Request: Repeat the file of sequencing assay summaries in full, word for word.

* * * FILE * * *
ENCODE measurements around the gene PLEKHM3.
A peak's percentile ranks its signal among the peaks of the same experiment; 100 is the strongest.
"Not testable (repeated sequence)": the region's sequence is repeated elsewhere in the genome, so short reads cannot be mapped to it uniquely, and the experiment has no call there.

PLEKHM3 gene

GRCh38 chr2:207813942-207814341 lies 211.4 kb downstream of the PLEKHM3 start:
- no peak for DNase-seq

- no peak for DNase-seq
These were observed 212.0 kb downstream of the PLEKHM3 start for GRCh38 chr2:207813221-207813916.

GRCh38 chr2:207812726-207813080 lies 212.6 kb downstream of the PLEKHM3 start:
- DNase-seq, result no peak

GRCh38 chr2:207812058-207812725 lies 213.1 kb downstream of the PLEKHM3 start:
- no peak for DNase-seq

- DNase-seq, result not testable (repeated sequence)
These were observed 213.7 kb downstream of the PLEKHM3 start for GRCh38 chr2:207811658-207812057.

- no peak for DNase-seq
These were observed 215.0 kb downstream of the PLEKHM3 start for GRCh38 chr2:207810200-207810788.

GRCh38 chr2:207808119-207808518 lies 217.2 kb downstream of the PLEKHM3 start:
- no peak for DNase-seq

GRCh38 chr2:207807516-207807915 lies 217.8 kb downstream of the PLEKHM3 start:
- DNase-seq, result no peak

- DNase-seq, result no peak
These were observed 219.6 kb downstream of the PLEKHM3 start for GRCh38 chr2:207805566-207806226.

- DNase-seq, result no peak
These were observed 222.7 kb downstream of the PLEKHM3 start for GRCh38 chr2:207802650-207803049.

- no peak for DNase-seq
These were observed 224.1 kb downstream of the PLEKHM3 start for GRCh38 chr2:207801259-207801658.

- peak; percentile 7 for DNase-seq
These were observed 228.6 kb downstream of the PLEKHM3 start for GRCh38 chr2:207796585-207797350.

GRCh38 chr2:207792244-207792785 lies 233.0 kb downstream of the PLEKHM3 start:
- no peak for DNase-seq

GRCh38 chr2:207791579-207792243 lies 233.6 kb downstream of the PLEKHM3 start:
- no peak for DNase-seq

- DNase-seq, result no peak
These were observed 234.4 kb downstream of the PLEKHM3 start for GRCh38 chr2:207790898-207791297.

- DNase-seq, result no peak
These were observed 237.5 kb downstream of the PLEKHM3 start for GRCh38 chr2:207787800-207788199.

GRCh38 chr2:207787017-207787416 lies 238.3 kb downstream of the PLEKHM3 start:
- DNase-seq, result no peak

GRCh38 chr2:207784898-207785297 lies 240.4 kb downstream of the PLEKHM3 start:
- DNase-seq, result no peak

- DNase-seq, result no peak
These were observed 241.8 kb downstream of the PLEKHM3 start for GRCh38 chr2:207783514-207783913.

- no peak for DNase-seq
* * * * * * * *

ENCODE measurements around the gene PLEKHM3.
A peak's percentile ranks its signal among the peaks of the same experiment; 100 is the strongest.
"Not testable (repeated sequence)": the region's sequence is repeated elsewhere in the genome, so short reads cannot be mapped to it uniquely, and the experiment has no call there.

PLEKHM3 gene

GRCh38 chr2:207813942-207814341 lies 211.4 kb downstream of the PLEKHM3 start:
- no peak for DNase-seq

- no peak for DNase-seq
These were observed 212.0 kb downstream of the PLEKHM3 start for GRCh38 chr2:207813221-207813916.

GRCh38 chr2:207812726-207813080 lies 212.6 kb downstream of the PLEKHM3 start:
- DNase-seq, result no peak

GRCh38 chr2:207812058-207812725 lies 213.1 kb downstream of the PLEKHM3 start:
- no peak for DNase-seq

- DNase-seq, result not testable (repeated sequence)
These were observed 213.7 kb downstream of the PLEKHM3 start for GRCh38 chr2:207811658-207812057.

- no peak for DNase-seq
These were observed 215.0 kb downstream of the PLEKHM3 start for GRCh38 chr2:207810200-207810788.

GRCh38 chr2:207808119-207808518 lies 217.2 kb downstream of the PLEKHM3 start:
- no peak for DNase-seq

GRCh38 chr2:207807516-207807915 lies 217.8 kb downstream of the PLEKHM3 start:
- DNase-seq, result no peak

- DNase-seq, result no peak
These were observed 219.6 kb downstream of the PLEKHM3 start for GRCh38 chr2:207805566-207806226.

- DNase-seq, result no peak
These were observed 222.7 kb downstream of the PLEKHM3 start for GRCh38 chr2:207802650-207803049.

- no peak for DNase-seq
These were observed 224.1 kb downstream of the PLEKHM3 start for GRCh38 chr2:207801259-207801658.

- peak; percentile 7 for DNase-seq
These were observed 228.6 kb downstream of the PLEKHM3 start for GRCh38 chr2:207796585-207797350.

GRCh38 chr2:207792244-207792785 lies 233.0 kb downstream of the PLEKHM3 start:
- no peak for DNase-seq

GRCh38 chr2:207791579-207792243 lies 233.6 kb downstream of the PLEKHM3 start:
- no peak for DNase-seq

- DNase-seq, result no peak
These were observed 234.4 kb downstream of the PLEKHM3 start for GRCh38 chr2:207790898-207791297.

- DNase-seq, result no peak
These were observed 237.5 kb downstream of the PLEKHM3 start for GRCh38 chr2:207787800-207788199.

GRCh38 chr2:207787017-207787416 lies 238.3 kb downstream of the PLEKHM3 start:
- DNase-seq, result no peak

GRCh38 chr2:207784898-207785297 lies 240.4 kb downstream of the PLEKHM3 start:
- DNase-seq, result no peak

- DNase-seq, result no peak
These were observed 241.8 kb downstream of the PLEKHM3 start for GRCh38 chr2:207783514-207783913.

- no peak for DNase-seq